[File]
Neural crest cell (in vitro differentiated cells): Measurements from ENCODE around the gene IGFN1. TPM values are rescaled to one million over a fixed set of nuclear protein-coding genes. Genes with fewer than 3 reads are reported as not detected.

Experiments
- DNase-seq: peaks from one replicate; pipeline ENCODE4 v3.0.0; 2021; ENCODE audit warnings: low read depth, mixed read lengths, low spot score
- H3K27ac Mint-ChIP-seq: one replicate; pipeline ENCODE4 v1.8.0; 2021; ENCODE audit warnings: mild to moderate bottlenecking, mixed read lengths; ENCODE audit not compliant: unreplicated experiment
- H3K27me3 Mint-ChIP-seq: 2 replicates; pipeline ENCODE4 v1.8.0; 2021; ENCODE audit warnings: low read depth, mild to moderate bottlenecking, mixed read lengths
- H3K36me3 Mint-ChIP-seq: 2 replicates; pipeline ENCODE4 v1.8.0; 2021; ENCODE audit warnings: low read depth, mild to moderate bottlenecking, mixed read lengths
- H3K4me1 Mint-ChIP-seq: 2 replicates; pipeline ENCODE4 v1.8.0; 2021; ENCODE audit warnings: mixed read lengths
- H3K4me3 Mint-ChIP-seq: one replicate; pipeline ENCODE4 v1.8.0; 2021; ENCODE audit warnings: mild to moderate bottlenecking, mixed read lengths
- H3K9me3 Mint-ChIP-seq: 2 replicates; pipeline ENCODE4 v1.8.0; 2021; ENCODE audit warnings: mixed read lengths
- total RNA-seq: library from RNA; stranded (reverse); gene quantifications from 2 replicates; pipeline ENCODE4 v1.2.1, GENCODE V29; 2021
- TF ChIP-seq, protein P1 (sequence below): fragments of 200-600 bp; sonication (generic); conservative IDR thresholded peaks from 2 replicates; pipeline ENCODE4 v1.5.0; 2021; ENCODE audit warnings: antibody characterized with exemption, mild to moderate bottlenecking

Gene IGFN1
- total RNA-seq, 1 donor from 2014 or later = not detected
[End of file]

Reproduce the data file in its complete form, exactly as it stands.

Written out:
Neural crest cell (in vitro differentiated cells): Measurements from ENCODE around the gene IGFN1. TPM values are rescaled to one million over a fixed set of nuclear protein-coding genes. Genes with fewer than 3 reads are reported as not detected.

Experiments
- DNase-seq: peaks from one replicate; pipeline ENCODE4 v3.0.0; 2021; ENCODE audit warnings: low read depth, mixed read lengths, low spot score
- H3K27ac Mint-ChIP-seq: one replicate; pipeline ENCODE4 v1.8.0; 2021; ENCODE audit warnings: mild to moderate bottlenecking, mixed read lengths; ENCODE audit not compliant: unreplicated experiment
- H3K27me3 Mint-ChIP-seq: 2 replicates; pipeline ENCODE4 v1.8.0; 2021; ENCODE audit warnings: low read depth, mild to moderate bottlenecking, mixed read lengths
- H3K36me3 Mint-ChIP-seq: 2 replicates; pipeline ENCODE4 v1.8.0; 2021; ENCODE audit warnings: low read depth, mild to moderate bottlenecking, mixed read lengths
- H3K4me1 Mint-ChIP-seq: 2 replicates; pipeline ENCODE4 v1.8.0; 2021; ENCODE audit warnings: mixed read lengths
- H3K4me3 Mint-ChIP-seq: one replicate; pipeline ENCODE4 v1.8.0; 2021; ENCODE audit warnings: mild to moderate bottlenecking, mixed read lengths
- H3K9me3 Mint-ChIP-seq: 2 replicates; pipeline ENCODE4 v1.8.0; 2021; ENCODE audit warnings: mixed read lengths
- total RNA-seq: library from RNA; stranded (reverse); gene quantifications from 2 replicates; pipeline ENCODE4 v1.2.1, GENCODE V29; 2021
- TF ChIP-seq, protein P1 (sequence below): fragments of 200-600 bp; sonication (generic); conservative IDR thresholded peaks from 2 replicates; pipeline ENCODE4 v1.5.0; 2021; ENCODE audit warnings: antibody characterized with exemption, mild to moderate bottlenecking

Gene IGFN1
- total RNA-seq, 1 donor from 2014 or later = not detected